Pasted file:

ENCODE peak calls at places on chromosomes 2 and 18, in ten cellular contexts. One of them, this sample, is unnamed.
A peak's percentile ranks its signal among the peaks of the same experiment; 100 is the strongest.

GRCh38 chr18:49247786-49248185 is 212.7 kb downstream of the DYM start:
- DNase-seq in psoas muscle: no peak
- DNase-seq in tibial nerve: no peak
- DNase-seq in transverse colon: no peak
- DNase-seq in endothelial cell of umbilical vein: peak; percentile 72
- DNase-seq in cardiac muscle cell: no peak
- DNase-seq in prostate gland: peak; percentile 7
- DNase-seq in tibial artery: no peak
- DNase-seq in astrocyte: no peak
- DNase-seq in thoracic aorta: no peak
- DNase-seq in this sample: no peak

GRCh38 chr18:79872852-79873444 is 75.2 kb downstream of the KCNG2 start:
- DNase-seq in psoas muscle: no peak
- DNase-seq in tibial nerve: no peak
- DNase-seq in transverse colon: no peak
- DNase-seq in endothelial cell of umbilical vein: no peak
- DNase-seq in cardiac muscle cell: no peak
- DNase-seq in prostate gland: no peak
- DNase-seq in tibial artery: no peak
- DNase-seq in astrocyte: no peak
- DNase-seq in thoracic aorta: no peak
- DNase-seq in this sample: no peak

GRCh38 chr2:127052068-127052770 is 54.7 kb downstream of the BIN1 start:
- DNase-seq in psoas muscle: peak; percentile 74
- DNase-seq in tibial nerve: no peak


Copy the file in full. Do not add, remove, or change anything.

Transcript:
ENCODE peak calls at places on chromosomes 2 and 18, in ten cellular contexts. One of them, this sample, is unnamed.
A peak's percentile ranks its signal among the peaks of the same experiment; 100 is the strongest.

GRCh38 chr18:49247786-49248185 is 212.7 kb downstream of the DYM start:
- DNase-seq in psoas muscle: no peak
- DNase-seq in tibial nerve: no peak
- DNase-seq in transverse colon: no peak
- DNase-seq in endothelial cell of umbilical vein: peak; percentile 72
- DNase-seq in cardiac muscle cell: no peak
- DNase-seq in prostate gland: peak; percentile 7
- DNase-seq in tibial artery: no peak
- DNase-seq in astrocyte: no peak
- DNase-seq in thoracic aorta: no peak
- DNase-seq in this sample: no peak

GRCh38 chr18:79872852-79873444 is 75.2 kb downstream of the KCNG2 start:
- DNase-seq in psoas muscle: no peak
- DNase-seq in tibial nerve: no peak
- DNase-seq in transverse colon: no peak
- DNase-seq in endothelial cell of umbilical vein: no peak
- DNase-seq in cardiac muscle cell: no peak
- DNase-seq in prostate gland: no peak
- DNase-seq in tibial artery: no peak
- DNase-seq in astrocyte: no peak
- DNase-seq in thoracic aorta: no peak
- DNase-seq in this sample: no peak

GRCh38 chr2:127052068-127052770 is 54.7 kb downstream of the BIN1 start:
- DNase-seq in psoas muscle: peak; percentile 74
- DNase-seq in tibial nerve: no peak